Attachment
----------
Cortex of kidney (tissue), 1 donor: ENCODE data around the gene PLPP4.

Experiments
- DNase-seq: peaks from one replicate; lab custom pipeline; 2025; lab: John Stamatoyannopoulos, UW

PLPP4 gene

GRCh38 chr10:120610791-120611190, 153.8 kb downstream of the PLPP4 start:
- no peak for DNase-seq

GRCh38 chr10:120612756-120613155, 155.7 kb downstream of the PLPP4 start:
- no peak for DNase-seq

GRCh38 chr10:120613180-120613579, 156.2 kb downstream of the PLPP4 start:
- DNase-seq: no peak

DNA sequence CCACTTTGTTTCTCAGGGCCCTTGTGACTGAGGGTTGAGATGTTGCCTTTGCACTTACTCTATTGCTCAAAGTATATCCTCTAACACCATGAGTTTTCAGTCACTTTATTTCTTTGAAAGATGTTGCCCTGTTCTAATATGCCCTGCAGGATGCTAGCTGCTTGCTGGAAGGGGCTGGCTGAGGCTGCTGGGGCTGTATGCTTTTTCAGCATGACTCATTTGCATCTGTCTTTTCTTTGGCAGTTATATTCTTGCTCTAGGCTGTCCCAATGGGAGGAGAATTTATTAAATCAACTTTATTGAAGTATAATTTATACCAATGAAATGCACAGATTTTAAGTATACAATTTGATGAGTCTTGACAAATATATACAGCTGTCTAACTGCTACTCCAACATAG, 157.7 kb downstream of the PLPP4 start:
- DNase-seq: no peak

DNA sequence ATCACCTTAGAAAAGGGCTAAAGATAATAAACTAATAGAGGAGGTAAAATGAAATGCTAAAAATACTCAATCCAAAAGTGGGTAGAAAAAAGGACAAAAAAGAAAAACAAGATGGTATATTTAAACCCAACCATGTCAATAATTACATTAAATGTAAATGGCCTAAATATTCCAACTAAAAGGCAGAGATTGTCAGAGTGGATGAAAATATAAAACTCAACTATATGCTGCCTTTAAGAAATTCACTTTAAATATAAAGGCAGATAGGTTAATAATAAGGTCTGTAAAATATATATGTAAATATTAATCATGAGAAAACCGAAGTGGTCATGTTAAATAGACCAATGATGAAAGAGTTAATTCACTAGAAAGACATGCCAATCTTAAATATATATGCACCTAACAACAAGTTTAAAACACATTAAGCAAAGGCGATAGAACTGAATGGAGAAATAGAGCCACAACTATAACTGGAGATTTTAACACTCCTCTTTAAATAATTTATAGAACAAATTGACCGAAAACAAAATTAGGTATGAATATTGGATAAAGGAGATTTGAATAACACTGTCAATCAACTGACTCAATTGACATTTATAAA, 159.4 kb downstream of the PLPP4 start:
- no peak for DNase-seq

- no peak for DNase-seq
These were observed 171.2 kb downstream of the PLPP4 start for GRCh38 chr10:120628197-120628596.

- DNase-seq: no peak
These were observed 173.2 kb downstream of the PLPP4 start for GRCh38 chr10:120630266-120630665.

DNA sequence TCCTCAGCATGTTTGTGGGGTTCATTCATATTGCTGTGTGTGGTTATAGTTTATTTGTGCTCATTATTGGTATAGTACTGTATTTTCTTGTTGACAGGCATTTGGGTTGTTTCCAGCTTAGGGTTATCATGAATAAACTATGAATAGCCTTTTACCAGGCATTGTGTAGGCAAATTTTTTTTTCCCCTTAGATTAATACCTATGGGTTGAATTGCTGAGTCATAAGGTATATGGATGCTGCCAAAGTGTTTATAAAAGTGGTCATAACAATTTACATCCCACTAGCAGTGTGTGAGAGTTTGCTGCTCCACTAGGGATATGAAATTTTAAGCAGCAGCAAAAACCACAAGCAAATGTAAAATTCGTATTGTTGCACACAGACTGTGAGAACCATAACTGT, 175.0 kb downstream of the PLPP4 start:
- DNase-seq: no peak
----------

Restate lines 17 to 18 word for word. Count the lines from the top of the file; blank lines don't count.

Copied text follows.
- DNase-seq: no peak
These were observed 173.2 kb downstream of the PLPP4 start for GRCh38 chr10:120630266-120630665.